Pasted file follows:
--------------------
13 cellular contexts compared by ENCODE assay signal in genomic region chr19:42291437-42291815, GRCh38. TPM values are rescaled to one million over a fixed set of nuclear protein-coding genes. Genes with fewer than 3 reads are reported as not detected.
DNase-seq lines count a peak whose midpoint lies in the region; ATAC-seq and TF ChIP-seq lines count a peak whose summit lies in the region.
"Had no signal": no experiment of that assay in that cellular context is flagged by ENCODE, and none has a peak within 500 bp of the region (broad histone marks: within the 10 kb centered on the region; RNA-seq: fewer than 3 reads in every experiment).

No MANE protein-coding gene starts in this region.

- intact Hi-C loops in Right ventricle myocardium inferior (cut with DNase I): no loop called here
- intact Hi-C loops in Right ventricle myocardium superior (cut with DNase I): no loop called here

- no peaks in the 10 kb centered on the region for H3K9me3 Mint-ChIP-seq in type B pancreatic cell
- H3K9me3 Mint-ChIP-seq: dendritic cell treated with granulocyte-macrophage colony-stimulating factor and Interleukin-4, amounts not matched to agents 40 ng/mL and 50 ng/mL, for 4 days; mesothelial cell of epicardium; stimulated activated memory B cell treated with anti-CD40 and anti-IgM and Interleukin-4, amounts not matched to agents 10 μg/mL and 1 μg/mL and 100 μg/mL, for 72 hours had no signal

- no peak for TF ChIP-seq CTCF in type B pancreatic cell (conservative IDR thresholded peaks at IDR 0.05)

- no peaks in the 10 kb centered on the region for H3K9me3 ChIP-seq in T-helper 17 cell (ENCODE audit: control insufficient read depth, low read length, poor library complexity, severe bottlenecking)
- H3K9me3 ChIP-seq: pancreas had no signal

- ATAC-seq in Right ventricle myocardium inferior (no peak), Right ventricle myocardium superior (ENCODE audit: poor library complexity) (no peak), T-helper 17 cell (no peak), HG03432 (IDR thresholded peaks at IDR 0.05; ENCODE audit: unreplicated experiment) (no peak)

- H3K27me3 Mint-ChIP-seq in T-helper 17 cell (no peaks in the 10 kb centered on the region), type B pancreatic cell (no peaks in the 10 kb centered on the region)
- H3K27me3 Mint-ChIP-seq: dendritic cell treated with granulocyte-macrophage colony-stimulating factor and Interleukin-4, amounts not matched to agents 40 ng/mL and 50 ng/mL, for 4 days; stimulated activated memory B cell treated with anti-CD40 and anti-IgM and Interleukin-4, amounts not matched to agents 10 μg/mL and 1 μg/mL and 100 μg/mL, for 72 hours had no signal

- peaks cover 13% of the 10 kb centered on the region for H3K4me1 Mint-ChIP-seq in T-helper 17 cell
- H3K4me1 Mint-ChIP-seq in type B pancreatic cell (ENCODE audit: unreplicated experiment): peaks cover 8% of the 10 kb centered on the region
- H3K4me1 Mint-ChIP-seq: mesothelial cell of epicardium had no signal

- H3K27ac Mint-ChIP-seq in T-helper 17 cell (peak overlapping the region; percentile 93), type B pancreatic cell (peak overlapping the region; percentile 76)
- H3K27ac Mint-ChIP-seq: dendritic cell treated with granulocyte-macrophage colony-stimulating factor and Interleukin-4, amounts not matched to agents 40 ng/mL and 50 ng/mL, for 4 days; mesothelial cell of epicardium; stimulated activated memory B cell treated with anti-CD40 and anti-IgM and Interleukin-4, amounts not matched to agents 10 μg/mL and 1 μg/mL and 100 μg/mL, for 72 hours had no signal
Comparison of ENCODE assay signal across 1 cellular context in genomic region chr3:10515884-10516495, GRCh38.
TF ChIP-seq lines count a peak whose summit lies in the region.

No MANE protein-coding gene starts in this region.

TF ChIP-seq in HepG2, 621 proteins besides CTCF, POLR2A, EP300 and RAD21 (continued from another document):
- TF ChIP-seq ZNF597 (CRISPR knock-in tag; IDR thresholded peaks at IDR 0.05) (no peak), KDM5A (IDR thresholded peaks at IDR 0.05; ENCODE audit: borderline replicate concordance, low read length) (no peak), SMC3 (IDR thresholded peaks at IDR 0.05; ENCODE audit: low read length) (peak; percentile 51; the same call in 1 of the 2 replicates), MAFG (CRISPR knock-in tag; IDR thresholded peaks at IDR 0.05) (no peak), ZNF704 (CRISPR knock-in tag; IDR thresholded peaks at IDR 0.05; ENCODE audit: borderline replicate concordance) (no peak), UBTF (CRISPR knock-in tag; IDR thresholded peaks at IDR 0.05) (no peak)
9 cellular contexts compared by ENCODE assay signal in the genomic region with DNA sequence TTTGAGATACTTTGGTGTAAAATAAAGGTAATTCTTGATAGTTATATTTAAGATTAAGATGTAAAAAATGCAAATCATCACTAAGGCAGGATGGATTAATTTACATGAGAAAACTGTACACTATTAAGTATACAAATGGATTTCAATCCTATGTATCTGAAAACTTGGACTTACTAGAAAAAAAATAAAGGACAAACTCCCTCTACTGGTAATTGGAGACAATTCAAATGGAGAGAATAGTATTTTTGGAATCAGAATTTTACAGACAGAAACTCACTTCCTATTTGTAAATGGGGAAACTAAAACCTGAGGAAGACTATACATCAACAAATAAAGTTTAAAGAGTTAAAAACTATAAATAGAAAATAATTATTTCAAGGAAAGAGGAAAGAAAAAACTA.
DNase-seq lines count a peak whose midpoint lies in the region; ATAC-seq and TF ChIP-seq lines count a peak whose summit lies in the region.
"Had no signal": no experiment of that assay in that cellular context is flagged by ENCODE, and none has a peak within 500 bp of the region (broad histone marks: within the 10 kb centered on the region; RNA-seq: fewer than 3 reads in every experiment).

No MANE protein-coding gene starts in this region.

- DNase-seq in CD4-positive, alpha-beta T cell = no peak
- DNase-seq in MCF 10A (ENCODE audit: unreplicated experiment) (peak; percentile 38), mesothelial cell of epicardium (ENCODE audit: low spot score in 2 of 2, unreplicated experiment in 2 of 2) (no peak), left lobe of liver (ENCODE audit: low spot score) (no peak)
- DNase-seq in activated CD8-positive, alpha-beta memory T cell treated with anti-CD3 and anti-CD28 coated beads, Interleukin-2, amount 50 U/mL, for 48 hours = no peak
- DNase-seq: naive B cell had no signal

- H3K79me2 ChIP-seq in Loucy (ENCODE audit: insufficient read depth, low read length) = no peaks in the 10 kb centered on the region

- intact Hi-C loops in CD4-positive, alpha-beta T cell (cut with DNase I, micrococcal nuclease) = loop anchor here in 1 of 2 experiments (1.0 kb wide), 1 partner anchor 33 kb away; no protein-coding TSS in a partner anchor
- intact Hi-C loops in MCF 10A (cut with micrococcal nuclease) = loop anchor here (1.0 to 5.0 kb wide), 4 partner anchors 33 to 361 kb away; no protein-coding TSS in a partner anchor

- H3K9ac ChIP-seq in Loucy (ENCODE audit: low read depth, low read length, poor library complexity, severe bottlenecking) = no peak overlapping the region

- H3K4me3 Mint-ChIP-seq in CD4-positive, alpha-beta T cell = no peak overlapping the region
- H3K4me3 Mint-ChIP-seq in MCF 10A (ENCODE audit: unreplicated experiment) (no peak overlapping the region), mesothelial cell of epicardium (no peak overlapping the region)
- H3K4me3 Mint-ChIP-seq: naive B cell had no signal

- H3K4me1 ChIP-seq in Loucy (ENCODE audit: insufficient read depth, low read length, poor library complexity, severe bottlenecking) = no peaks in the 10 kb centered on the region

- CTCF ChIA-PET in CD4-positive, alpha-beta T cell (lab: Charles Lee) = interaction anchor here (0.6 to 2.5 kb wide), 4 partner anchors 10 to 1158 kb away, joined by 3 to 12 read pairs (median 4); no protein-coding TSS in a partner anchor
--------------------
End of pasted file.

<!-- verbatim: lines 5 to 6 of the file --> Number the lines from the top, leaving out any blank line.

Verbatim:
- intact Hi-C loops in Right ventricle myocardium inferior (cut with DNase I): no loop called here
- intact Hi-C loops in Right ventricle myocardium superior (cut with DNase I): no loop called here